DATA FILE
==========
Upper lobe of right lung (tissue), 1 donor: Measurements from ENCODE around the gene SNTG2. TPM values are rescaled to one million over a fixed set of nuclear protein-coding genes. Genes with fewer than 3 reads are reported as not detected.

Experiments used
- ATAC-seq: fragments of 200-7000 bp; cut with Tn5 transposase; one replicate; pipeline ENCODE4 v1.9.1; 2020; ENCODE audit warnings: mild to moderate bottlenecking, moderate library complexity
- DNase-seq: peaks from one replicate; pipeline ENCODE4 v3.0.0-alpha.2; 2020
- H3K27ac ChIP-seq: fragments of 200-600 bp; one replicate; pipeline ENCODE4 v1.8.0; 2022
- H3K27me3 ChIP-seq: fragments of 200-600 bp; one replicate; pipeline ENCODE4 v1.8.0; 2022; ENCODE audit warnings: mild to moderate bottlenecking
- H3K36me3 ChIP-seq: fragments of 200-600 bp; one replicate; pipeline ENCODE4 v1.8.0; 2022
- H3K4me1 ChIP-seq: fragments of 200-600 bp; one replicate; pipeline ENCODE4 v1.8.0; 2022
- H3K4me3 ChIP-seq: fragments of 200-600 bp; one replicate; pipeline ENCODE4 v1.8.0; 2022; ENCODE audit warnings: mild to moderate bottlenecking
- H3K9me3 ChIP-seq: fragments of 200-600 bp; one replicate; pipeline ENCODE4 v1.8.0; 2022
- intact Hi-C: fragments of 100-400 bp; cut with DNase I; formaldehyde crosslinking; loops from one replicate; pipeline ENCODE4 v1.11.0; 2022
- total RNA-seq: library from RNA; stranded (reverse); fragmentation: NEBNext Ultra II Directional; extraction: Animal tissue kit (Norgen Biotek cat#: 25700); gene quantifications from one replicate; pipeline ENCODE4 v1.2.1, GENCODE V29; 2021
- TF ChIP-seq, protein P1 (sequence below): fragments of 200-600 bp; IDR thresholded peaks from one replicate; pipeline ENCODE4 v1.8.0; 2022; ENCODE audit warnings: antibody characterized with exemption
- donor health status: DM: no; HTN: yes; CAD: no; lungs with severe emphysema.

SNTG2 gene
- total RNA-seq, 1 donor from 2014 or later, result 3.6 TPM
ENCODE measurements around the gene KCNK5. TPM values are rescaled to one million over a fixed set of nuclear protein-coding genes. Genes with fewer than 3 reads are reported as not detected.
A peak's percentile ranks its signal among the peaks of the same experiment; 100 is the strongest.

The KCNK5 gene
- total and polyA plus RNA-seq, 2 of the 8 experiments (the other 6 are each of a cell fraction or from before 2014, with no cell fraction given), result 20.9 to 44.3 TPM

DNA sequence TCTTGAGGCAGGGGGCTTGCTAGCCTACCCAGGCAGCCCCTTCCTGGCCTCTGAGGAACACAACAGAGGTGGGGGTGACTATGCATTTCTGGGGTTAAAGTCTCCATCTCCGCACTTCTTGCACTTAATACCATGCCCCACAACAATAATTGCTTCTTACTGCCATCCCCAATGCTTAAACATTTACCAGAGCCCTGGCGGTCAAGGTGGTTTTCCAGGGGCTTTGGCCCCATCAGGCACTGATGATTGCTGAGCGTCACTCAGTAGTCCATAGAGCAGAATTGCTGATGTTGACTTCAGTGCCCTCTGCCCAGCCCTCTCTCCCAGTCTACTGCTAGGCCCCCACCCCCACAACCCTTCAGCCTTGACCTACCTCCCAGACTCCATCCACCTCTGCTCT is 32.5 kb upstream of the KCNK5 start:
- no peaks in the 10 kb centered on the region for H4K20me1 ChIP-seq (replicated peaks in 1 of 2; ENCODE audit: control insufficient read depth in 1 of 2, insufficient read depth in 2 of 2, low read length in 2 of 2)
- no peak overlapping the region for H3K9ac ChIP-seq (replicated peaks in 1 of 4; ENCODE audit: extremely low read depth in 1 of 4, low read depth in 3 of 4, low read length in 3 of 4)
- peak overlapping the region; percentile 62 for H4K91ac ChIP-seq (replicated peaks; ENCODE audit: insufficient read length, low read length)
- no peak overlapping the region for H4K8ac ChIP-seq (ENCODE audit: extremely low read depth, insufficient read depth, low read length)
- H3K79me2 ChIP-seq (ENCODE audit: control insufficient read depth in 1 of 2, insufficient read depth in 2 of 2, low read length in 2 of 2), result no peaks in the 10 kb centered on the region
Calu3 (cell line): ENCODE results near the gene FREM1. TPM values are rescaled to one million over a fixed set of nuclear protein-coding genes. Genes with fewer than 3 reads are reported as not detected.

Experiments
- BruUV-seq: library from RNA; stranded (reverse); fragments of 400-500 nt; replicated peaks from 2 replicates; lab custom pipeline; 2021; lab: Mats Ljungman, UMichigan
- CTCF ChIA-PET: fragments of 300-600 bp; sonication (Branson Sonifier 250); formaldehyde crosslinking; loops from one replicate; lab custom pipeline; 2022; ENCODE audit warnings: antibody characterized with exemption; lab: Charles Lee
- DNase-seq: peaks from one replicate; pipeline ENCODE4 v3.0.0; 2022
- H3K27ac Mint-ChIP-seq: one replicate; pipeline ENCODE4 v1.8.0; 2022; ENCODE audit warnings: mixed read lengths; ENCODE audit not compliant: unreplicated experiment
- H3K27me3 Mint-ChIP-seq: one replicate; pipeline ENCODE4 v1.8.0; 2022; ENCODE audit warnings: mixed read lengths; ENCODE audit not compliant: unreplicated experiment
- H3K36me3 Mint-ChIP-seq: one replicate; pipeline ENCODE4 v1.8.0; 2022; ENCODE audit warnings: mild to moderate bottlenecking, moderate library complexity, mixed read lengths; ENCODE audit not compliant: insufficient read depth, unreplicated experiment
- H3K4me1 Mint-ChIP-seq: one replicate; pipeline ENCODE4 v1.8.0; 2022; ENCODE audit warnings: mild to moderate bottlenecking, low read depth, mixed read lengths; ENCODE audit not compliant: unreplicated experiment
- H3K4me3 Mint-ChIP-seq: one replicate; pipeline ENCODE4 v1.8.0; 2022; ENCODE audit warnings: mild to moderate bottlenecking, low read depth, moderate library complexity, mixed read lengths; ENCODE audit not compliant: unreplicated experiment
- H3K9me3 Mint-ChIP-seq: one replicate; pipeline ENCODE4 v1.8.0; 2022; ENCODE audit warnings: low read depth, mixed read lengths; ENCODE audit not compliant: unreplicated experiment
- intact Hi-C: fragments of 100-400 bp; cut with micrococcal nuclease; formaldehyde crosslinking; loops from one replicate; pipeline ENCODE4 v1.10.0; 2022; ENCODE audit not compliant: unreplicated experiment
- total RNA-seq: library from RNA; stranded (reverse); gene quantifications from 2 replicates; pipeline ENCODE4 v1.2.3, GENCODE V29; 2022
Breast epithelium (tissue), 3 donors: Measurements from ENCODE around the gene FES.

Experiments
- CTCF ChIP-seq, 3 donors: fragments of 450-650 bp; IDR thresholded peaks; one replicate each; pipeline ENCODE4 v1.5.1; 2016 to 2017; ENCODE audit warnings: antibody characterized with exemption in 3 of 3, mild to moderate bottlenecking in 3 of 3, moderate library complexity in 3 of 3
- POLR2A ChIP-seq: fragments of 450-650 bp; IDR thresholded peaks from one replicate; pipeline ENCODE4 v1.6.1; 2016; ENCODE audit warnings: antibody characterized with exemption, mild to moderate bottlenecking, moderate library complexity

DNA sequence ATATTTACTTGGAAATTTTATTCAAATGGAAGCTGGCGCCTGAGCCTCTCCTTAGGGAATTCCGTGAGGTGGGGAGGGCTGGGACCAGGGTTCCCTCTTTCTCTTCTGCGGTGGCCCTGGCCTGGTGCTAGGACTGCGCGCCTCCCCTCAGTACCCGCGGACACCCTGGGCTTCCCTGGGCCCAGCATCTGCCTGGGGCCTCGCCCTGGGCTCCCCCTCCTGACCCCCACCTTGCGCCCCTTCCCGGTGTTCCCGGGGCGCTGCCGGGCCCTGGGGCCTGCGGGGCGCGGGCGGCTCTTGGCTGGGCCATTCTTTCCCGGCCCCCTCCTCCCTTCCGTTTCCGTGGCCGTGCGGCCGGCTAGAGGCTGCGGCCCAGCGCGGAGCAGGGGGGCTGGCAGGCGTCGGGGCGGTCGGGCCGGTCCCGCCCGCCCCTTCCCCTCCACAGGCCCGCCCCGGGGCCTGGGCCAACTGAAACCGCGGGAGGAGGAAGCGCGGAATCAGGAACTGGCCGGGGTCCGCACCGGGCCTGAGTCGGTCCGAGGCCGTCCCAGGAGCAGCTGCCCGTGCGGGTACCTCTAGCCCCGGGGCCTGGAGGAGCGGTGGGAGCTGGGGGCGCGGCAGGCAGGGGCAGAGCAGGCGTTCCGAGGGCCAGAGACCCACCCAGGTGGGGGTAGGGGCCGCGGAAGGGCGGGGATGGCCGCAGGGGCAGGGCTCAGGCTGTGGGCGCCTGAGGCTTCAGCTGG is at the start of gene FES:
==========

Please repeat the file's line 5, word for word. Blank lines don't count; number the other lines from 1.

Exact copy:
- H3K27ac ChIP-seq: fragments of 200-600 bp; one replicate; pipeline ENCODE4 v1.8.0; 2022